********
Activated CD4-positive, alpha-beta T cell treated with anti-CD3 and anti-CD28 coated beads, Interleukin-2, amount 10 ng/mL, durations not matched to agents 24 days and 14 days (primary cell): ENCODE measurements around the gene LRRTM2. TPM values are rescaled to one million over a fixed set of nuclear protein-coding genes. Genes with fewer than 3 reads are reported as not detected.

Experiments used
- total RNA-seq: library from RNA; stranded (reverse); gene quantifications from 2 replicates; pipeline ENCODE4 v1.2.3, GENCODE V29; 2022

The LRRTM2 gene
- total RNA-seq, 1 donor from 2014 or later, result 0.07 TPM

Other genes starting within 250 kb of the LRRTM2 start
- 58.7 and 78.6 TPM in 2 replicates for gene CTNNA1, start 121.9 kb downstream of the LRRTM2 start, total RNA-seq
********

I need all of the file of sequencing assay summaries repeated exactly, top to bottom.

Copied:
Activated CD4-positive, alpha-beta T cell treated with anti-CD3 and anti-CD28 coated beads, Interleukin-2, amount 10 ng/mL, durations not matched to agents 24 days and 14 days (primary cell): ENCODE measurements around the gene LRRTM2. TPM values are rescaled to one million over a fixed set of nuclear protein-coding genes. Genes with fewer than 3 reads are reported as not detected.

Experiments used
- total RNA-seq: library from RNA; stranded (reverse); gene quantifications from 2 replicates; pipeline ENCODE4 v1.2.3, GENCODE V29; 2022

The LRRTM2 gene
- total RNA-seq, 1 donor from 2014 or later, result 0.07 TPM

Other genes starting within 250 kb of the LRRTM2 start
- 58.7 and 78.6 TPM in 2 replicates for gene CTNNA1, start 121.9 kb downstream of the LRRTM2 start, total RNA-seq